In your last letter you wrote about a funeral. Obviously it didn’t leave me unaffected.
Last night I dreamt about some men who carried a coffin.
I don’t see the person in the coffin but I am convinced that it is my father; he lived in Canada or the USA. I know it is him because my anguish is stuck in my chest like dry ice and prevents me from breathing.
I adjust my footsteps to the men. I don’t want to stand aside. I also want to carry the burden.
An unknown voice talks to me from above:
“It is not your matter to carry this coffin on your shoulders.”
“But the deceased has no male descendants!” I protest. ”I am the only one left after him. These guys are strangers.”
“The deceased was not a good person”, says the voice with emphasis.
“I still want to carry this burden.”
“It will crush you.”
“No, it will not!” I persist. “I am used to it. Nobody has ever held the sky above my head.”
“You are a reactionary and a prisoner of history”, the voice proceeds now softer.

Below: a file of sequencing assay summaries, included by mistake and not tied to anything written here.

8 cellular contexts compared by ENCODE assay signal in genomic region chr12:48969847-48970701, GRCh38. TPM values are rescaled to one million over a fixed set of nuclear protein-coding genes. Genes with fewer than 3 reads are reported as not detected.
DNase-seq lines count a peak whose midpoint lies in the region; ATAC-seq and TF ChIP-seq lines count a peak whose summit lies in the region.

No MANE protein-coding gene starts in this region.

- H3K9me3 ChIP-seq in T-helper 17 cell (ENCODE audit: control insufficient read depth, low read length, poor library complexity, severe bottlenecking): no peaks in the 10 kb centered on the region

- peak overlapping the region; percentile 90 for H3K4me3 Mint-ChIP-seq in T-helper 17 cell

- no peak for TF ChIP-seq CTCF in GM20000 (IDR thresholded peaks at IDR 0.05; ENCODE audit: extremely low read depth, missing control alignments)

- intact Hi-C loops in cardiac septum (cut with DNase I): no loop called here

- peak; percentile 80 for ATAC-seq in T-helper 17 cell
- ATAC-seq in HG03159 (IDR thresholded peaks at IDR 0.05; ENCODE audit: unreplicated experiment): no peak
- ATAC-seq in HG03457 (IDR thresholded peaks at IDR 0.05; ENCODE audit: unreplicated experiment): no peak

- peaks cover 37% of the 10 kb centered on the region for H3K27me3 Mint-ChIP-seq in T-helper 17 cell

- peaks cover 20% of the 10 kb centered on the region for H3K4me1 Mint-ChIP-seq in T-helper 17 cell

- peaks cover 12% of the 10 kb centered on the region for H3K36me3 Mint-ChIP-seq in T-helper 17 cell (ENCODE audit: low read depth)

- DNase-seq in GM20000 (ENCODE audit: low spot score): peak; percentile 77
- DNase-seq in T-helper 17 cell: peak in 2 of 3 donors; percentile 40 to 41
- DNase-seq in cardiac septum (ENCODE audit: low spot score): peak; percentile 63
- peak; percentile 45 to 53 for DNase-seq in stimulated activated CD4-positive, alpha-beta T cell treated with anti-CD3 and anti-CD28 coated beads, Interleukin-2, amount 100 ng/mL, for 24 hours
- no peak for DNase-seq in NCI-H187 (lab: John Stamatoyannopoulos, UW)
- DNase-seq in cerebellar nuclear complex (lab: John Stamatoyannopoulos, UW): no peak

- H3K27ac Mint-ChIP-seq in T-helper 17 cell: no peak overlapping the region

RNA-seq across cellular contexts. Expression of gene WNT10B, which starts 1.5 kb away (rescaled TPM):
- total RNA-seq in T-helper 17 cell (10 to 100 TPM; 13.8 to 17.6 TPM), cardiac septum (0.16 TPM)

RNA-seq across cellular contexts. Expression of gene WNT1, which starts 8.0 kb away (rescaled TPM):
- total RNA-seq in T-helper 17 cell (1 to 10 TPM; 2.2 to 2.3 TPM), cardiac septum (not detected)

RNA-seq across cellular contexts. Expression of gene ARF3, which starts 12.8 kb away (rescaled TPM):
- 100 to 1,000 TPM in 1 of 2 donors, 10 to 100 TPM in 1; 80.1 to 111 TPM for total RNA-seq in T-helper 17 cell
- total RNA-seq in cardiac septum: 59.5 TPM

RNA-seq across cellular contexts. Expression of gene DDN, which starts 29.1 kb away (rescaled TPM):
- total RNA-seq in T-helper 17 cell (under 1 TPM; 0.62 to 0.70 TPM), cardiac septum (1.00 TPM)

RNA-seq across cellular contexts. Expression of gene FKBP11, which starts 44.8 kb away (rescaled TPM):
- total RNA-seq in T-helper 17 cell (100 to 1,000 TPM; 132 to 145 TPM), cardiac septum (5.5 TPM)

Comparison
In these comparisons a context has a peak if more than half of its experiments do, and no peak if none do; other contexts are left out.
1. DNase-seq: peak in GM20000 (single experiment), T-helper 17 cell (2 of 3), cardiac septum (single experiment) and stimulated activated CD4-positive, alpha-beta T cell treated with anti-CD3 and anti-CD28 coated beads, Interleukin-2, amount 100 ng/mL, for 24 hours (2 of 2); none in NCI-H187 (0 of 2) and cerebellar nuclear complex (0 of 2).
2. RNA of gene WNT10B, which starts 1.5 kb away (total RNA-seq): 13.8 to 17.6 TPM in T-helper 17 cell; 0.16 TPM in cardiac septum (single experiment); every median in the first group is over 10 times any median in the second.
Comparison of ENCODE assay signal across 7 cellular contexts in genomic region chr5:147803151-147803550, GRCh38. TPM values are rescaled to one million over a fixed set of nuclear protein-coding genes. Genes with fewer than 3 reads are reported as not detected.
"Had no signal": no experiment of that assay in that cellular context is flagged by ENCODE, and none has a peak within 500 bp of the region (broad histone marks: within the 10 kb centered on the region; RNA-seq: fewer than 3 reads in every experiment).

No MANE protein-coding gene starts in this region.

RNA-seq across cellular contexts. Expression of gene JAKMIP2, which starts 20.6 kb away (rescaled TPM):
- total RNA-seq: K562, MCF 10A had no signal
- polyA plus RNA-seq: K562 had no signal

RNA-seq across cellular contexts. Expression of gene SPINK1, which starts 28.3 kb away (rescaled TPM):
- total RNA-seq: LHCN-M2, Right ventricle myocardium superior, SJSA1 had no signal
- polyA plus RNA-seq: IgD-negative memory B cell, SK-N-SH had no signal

”Try to understand that you are not responsible for your parents’ doings and fates. If you absolutely want to carry this burden you have to accept help, even from strangers.”
I give up. I stay at the side of the road. I have left the way open.
“Do not despise the one who leaves the road open!” I want to shout to the men who carry the coffin, but one of them is faster than me. It is a young guy with curly hair and a freckled face.
“Listen little girl, behind that mountain poppy flowers grow!” he shouts happily to me without slowing down.
The coffin is carried past.
And I begin walking towards the poppy fields to eat enough of the seeds of oblivion and fall deeply asleep – and then wake up to a new life, beautiful and exciting.
(From Zinaida Lindén’s novel “Gloria mundi”, to be published at Söderströms och Gummerus publishers in 2007).
(Illustration by Jaga Jankowska)
(translated by Lasse Kristensen)